Any European secondary sanctions that hurt the inflation-battered Turkish economy ahead of next year’s elections would be a blow for President Erdogan who is facing one of his toughest reelection fights ever. The official annual inflation rate currently stands at a 24-year high of 83 percent, although independent economists put it at 186 percent.
Elsewhere, Türkiye continues to hold up the NATO bids of Sweden and Finland. Erdogan demanded concessions for its vote, including extradition from Finland and Sweden of individuals it labels terrorists and adjusting laws in Helsinki and Stockholm to allow arms sales to Türkiye.
It is believed that Türkiye is likely to let Finland’s application proceed but is still not sold on Sweden’s. The previous Swedish government quickly lifted the 2019 arms embargo on Ankara, and has at least partially stopped supporting Kurdish groups in Syria.
But there are still disagreements over cracking down on the Kurdistan Workers Party and extraditing people Türkiye deems to be terrorists. Sweden is home to an estimated 100,000 people of Kurdish origin. Türkiye has sought the extradition of 73 people from Sweden, but so far Stockholm has only sent one.
Sweden detained a 26-year-old Kurdish activist who arrived in Sweden when he was 18 and now fears he will be imprisoned and tortured upon his return to Türkiye because of his homosexuality and Kurdish ties. Sweden released him after 55 days.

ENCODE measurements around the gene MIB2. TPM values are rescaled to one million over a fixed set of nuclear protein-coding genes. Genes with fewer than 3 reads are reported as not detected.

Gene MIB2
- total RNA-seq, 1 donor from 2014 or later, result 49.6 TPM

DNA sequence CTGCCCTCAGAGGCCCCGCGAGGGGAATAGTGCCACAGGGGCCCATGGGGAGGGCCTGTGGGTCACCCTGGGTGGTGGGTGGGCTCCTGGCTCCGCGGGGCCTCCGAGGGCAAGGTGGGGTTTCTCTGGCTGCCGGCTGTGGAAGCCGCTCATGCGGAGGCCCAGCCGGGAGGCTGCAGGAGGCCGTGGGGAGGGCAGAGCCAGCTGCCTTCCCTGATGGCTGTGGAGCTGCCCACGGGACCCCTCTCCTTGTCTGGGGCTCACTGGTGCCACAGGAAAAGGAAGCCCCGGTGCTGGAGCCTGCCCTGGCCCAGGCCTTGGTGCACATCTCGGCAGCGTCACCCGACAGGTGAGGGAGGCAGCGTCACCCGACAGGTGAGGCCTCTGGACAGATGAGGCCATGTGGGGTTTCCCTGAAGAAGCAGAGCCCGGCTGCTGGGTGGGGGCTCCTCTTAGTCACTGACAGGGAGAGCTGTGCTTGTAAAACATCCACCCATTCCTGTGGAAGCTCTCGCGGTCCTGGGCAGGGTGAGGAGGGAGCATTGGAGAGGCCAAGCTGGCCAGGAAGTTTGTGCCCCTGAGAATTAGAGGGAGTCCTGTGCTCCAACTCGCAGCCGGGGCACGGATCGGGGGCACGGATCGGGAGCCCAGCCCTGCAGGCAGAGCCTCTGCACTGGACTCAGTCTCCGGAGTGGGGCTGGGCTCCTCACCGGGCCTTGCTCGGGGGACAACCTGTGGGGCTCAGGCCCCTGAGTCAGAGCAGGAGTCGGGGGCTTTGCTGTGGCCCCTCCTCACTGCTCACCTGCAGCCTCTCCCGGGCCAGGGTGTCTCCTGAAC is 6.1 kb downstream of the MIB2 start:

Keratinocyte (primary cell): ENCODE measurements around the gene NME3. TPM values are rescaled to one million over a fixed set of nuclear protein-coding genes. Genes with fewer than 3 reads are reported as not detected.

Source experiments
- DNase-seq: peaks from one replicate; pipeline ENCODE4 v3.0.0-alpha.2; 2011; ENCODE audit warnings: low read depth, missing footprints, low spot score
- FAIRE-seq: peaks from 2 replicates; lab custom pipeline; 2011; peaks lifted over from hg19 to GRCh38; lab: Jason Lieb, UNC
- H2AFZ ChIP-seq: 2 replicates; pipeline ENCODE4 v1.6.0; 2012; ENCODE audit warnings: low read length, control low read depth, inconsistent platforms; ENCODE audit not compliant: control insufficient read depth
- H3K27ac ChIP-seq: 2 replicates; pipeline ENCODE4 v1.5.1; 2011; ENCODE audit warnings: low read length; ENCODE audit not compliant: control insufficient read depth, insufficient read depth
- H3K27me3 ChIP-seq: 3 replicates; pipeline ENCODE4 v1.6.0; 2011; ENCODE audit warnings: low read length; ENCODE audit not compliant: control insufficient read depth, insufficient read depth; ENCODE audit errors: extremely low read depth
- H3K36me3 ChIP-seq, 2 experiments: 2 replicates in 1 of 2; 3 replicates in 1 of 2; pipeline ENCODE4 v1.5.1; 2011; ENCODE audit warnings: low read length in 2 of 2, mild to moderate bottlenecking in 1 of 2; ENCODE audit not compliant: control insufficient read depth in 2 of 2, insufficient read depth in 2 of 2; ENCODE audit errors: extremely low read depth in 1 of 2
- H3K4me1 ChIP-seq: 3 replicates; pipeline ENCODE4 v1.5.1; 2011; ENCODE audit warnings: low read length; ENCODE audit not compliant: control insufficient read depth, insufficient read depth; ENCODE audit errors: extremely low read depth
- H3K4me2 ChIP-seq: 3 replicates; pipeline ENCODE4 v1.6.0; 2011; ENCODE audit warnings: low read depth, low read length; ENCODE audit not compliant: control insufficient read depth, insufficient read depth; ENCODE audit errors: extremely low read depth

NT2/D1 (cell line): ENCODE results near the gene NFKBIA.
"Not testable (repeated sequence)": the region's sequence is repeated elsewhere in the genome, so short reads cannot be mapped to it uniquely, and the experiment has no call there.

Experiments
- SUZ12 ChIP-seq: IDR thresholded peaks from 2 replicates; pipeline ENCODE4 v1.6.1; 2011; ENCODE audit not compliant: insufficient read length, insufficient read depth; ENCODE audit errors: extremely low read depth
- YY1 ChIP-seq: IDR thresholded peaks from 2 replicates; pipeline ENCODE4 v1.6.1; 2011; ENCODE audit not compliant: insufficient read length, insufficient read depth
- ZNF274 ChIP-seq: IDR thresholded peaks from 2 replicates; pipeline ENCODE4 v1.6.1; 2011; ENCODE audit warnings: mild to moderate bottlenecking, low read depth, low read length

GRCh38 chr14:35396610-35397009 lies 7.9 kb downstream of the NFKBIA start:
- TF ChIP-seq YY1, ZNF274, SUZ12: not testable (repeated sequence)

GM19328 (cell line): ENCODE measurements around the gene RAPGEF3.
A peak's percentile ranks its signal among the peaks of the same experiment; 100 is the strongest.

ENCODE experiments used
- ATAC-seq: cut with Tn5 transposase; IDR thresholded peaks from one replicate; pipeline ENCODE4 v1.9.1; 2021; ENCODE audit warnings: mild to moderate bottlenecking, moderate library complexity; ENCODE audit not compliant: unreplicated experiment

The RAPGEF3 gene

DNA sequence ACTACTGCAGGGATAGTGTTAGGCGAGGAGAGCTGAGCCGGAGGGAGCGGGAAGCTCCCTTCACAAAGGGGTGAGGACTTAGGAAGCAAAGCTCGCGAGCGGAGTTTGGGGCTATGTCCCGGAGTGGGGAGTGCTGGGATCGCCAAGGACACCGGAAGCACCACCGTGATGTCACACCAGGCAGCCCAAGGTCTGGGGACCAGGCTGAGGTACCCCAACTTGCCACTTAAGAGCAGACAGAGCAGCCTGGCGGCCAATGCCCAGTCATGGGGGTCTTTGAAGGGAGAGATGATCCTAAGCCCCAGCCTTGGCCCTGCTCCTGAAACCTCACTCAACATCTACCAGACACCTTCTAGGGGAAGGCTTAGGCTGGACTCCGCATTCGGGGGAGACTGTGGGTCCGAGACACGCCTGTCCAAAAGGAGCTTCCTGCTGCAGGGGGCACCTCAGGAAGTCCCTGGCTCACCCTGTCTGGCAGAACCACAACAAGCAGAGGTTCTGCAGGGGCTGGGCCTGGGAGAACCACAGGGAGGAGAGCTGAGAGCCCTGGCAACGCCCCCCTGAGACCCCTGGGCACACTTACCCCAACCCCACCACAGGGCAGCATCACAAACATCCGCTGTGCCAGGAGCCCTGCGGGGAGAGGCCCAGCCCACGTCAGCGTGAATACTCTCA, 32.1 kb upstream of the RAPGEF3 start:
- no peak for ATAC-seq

NATO Secretary General Jens Stoltenberg is believed to be pressuring Stockholm to get moving on the extraditions. From Al-Monitor:
Sources with close knowledge of the deliberations speaking anonymously to Al-Monitor said Stoltenberg is pressuring Kristerrson’s center-right government that was formed earlier this month much in the same way he did its predecessors to make concessions to Türkiye. “He has been pressuring the Swedes like hell to turn away from their alleged ‘rigid’ approach to human rights embodied by [former Foreign Minister] Ann Linde.
Stoltenberg is scheduled to meet with Erdogan in Istanbul on Nov. 4, and Sweden’s new prime minister, Ulf Kristersson, will visit Nov. 8. They’re slated to discuss the NATO bids, and the rising tensions between Türkiye, Greece, and Cyprus.
Washington has been using Greece and Cyprus to up the pressure on Türkiye to toe the NATO line. On Oct. 26, US F-22s flew over part of Turkish-occupied northern Cyprus, enraging Ankara. The provocation comes after the Biden administration lifted the 35-year-old ban on the sale of US arms to Cyprus in September.
Cyprus is split between the internationally recognized Republic of Cyprus in the south and the Turkish Republic of Cyprus in the north, which is recognized only by Ankara. Cyprus was required to block Russian naval vessels from accessing its ports in order to get the US arms sale ban lifted.